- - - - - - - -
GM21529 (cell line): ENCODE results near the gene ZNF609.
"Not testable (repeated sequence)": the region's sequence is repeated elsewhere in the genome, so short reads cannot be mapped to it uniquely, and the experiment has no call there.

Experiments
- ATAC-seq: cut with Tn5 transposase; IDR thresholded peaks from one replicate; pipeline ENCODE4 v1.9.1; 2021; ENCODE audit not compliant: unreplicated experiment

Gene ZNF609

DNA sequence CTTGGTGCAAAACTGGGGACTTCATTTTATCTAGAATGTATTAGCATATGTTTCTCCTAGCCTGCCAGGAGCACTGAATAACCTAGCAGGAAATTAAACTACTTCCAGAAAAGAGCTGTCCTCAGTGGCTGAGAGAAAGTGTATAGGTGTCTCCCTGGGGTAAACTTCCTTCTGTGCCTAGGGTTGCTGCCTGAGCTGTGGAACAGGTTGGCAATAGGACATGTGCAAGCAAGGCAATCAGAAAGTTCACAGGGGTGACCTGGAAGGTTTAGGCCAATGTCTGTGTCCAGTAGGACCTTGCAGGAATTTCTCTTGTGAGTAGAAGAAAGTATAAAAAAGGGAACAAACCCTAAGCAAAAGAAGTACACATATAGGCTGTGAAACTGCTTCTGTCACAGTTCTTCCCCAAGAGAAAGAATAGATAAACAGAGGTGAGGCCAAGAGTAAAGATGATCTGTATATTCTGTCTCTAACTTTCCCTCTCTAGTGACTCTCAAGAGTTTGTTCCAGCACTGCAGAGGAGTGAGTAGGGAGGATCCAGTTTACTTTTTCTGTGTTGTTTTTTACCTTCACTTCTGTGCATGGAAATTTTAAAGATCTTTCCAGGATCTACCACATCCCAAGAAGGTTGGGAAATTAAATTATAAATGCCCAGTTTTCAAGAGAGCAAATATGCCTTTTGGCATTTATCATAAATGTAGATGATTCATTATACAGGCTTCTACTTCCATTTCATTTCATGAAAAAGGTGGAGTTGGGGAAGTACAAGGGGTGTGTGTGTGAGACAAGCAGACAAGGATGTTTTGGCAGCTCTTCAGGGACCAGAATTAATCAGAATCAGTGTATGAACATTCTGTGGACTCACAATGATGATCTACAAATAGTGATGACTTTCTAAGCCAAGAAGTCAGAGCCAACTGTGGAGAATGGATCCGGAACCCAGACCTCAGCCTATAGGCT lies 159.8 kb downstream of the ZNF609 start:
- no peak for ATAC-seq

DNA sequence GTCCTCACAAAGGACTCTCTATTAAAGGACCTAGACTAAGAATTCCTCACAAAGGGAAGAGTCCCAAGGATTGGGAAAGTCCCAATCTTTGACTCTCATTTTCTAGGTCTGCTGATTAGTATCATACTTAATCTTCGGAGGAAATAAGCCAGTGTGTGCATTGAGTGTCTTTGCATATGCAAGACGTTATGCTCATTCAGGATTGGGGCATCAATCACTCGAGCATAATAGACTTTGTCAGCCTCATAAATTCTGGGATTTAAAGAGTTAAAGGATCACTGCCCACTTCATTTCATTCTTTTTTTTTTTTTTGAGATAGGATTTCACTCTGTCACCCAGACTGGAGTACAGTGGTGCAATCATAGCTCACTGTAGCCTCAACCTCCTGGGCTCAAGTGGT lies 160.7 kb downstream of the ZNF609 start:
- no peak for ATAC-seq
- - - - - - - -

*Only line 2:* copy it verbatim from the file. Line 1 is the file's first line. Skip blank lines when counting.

"Not testable (repeated sequence)": the region's sequence is repeated elsewhere in the genome, so short reads cannot be mapped to it uniquely, and the experiment has no call there.